Parker driven to carry on

FAU's Parker has endured the death of this mother and his own injuries.

Palm Beach Post Staff Writer

Tuesday, September 13, 2005

BOCA RATON Dozens of NFL jerseys hang in Thomas Parker's locker at the Oxley Athletic Center.

His favorite uniform is the Bengals jersey of wide receiver Chad Johnson.

"I've met him and talked to him," said Parker, a senior receiver from Miami-Northwestern High School. "He went to Miami Beach High and I talk to him and hang out with him during the off-season. I try to copy his moves."

Wearing jerseys of the best receivers in the game used to inspire Parker, but this season he's motivated by a meager T-shirt.

On the shirt is a picture of his mother, Dorthy Wells. Under the photo is an inscription of the date on which she died.

Parker wears the T-shirt under his jersey when he plays. It's out of sight but never far from his thoughts.

"My motivation this year is my mother," Parker said. "I always wear her shirt under my shoulder pads after I cut the sleeves off it."

Wells died in January of pneumonia.

"She went into the hospital Christmas night and died Jan. 18," Parker said. "She would get better and then get worse. It's tough without her."

Parker is no stranger to heartbreak. He was involved in a serious accident in 2003 after he stopped to help an injured motorist and was struck by a car.

Parker suffered a fractured jaw and broken elbow. He jokes that, after being hit by a car, a tackle by a defensive back doesn't seem that bad. He still bears an ugly scar on his elbow and neck from the accident.

"Those are going to be with me forever, I'm afraid," Parker said.

It was more than the scars that gave a reminder of that accident to Parker. After the accident, Parker missed the entire season. One of the original FAU players, Parker needed an exception from the NCAA for a sixth year of eligibility just to play this season, which he wanted to dedicate to his mother's memory.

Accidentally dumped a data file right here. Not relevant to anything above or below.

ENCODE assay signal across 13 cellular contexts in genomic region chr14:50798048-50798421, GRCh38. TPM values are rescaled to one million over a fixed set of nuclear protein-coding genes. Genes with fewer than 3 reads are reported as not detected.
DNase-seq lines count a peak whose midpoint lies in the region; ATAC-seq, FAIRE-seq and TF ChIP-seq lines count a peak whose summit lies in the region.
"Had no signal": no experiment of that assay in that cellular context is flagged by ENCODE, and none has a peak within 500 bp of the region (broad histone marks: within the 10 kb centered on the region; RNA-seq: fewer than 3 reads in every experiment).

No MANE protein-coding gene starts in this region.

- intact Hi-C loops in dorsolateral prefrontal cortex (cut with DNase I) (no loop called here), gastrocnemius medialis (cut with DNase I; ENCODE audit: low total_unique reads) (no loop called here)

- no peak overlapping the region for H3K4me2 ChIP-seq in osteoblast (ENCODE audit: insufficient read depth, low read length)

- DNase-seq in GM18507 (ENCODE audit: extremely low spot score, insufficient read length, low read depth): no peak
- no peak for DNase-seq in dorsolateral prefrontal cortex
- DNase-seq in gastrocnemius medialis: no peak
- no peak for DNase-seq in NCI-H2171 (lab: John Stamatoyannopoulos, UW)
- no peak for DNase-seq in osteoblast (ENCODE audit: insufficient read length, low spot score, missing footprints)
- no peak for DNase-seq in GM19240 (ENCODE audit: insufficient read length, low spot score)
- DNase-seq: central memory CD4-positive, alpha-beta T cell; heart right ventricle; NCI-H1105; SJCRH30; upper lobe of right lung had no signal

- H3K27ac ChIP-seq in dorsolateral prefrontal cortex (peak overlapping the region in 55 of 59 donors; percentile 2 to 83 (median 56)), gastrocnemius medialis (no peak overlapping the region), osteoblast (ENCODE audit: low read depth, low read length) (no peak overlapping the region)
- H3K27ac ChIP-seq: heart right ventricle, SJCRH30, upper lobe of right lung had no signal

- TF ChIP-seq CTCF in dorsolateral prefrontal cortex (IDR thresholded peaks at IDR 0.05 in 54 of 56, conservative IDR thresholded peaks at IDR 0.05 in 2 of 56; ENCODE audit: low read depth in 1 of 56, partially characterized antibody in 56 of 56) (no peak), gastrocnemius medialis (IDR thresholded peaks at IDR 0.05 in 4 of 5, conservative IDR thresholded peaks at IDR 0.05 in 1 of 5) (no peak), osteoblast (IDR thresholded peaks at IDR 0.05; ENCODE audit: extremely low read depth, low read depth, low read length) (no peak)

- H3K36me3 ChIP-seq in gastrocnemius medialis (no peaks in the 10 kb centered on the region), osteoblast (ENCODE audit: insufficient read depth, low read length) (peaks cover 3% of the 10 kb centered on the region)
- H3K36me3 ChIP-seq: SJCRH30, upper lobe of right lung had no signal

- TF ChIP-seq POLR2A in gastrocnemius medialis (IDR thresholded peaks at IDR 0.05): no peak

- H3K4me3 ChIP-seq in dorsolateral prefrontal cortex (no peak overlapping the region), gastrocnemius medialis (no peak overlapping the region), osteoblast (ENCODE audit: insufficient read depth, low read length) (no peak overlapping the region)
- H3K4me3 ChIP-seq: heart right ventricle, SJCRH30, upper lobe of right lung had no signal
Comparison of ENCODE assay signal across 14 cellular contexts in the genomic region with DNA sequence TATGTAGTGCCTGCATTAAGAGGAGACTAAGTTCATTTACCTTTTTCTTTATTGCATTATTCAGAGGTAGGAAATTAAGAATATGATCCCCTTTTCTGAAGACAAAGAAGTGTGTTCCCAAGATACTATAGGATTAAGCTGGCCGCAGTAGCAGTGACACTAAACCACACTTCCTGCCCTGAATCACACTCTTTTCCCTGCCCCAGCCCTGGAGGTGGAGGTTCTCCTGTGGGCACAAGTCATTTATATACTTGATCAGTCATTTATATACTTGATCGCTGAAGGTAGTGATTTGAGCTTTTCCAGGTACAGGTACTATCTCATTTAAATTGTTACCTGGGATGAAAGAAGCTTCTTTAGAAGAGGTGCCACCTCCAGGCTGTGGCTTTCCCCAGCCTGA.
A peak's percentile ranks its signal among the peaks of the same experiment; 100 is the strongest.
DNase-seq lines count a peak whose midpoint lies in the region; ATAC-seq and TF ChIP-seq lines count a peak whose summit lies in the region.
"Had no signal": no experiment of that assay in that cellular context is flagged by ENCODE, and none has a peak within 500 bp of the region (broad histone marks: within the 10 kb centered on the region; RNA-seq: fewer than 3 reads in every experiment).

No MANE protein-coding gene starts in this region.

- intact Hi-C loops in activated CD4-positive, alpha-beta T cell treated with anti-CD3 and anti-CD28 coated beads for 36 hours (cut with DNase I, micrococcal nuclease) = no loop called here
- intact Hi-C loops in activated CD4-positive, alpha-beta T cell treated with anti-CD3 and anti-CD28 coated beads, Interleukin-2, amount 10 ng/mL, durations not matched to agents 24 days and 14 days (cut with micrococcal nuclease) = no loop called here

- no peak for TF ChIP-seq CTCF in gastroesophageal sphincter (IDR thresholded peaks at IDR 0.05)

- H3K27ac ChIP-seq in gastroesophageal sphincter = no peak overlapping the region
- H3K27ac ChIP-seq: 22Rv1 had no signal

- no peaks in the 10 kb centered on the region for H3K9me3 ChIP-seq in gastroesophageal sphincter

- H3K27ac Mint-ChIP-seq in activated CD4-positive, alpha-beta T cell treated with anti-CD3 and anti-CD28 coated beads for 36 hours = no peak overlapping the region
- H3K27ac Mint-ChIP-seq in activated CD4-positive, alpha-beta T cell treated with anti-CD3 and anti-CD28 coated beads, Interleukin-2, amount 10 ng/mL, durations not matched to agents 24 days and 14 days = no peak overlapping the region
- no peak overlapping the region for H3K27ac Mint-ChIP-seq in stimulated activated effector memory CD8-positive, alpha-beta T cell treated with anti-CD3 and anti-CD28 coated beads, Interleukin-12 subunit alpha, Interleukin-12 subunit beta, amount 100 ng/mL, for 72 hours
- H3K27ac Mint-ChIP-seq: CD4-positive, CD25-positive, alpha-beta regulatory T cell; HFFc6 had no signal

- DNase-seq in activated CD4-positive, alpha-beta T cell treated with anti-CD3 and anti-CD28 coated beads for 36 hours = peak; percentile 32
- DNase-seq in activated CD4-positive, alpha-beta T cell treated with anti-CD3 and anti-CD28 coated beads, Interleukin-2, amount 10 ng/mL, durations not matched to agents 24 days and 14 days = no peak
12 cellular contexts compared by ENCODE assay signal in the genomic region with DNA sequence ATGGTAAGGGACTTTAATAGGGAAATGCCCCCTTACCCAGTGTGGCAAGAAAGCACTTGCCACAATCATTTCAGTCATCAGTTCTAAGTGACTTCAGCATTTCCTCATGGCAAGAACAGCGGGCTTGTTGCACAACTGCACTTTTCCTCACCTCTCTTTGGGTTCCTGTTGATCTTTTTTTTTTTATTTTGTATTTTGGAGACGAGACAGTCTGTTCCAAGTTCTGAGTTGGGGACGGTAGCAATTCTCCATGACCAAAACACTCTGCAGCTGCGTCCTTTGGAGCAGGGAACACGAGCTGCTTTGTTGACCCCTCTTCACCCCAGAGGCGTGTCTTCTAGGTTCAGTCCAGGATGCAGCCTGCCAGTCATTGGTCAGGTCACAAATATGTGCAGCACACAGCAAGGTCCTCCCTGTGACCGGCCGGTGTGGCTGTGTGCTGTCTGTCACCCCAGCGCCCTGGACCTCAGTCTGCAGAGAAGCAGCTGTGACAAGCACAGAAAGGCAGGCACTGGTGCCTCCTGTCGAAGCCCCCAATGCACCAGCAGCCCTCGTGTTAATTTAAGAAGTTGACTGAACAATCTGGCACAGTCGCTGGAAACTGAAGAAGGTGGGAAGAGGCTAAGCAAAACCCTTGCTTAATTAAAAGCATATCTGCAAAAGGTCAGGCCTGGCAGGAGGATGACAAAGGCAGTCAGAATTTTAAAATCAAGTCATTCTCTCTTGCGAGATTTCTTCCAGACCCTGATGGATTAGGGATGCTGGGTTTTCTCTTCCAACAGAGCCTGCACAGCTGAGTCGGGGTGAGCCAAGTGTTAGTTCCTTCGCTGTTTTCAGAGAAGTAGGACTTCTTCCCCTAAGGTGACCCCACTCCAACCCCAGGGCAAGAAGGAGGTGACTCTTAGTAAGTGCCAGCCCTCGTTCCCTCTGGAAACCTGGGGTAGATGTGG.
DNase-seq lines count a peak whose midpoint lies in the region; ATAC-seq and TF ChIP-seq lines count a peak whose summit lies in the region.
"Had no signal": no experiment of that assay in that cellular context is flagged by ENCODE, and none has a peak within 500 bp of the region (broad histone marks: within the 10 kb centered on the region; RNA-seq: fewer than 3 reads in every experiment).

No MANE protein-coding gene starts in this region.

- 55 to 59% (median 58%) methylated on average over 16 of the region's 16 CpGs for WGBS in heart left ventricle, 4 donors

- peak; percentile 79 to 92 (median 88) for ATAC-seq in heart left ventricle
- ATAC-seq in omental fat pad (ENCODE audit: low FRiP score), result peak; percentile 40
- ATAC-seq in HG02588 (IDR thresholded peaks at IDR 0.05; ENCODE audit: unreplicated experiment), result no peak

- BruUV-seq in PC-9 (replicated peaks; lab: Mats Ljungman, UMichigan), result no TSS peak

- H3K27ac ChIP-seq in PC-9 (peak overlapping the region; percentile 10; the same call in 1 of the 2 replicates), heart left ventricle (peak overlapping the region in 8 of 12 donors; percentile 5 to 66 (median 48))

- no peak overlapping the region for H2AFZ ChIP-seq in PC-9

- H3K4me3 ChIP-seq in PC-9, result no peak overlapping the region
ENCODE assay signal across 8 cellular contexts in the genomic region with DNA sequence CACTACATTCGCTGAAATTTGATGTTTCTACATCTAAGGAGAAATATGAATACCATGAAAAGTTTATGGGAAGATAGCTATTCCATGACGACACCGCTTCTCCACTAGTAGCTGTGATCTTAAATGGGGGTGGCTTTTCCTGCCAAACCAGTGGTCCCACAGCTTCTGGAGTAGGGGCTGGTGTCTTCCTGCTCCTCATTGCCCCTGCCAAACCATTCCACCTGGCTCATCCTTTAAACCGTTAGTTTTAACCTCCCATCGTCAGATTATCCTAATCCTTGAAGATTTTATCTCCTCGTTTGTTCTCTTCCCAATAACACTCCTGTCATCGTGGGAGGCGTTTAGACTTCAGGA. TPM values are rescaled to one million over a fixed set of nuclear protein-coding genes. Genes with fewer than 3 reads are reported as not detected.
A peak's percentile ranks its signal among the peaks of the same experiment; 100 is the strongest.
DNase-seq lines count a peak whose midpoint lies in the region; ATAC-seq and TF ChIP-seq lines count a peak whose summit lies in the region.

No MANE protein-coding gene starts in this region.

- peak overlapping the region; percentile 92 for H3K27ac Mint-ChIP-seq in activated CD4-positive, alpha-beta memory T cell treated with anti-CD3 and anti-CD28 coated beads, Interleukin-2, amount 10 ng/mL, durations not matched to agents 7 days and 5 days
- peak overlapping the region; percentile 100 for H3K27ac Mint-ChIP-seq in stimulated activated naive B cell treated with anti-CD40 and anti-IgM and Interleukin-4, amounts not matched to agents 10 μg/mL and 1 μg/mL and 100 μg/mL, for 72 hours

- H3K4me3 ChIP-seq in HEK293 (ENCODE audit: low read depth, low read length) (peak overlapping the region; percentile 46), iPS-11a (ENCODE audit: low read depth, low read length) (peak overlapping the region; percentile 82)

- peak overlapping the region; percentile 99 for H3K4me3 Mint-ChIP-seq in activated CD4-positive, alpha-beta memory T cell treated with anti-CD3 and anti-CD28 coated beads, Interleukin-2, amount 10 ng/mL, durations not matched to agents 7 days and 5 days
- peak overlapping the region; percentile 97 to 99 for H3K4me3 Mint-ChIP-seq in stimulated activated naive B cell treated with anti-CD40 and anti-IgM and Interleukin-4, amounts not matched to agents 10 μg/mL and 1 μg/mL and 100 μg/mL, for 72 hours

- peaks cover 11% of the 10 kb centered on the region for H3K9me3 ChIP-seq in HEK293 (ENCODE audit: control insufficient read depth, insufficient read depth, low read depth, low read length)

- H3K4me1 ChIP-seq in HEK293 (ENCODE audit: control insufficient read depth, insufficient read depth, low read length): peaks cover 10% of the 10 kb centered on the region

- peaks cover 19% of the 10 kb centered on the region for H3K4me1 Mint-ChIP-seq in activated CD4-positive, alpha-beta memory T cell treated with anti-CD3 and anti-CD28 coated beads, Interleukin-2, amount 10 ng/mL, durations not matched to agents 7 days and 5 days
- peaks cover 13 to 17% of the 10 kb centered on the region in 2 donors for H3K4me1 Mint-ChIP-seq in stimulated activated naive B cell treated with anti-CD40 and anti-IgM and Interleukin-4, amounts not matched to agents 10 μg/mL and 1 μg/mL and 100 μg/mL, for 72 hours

Parker wrote a letter to the NCAA this summer and waited for a reply, but it wasn't easy.

"I really just wanted then to know everything that I had been through and asked them to not hold that against me," Parker said.

The NCAA's ruling came just days before the Owls' season opener vs. Kansas, and Parker rushed to practice when the Owls coaching staff called him to let him know he was cleared to play.

"I was getting very frustrated because I was practicing without knowing I was going to play or not" Parker said. "That took a toll on me mentally. When I got the news I just got goose bumps."

Parker scored on a 66-yard touchdown pass vs. Kansas in his first game back.

"That's really one of the most appreciated things the NCAA has done with a young man's life," said FAU coach Howard Schnellenberger. "It's given him a chance for him to fulfill his football dream."

Parker leads the Owls with 107 yards receiving this season, despite not starting.

"I don't know if it's maturity or what, but I feel the best I've felt in years out there," Parker said.

Parker's positive attitude even after the tough road he's traveled has made an impression on the Owls' young receivers.

"I have learned a lot from Thomas," said freshman receiver Frantz Simeon. "I admire him for his dedication and hard work after all he's been through."

That's fine with Parker.

"I like the fact they look up to me," Parker said. "They ask me a lot of questions, and I feel like I'm a motivational speaker sometimes."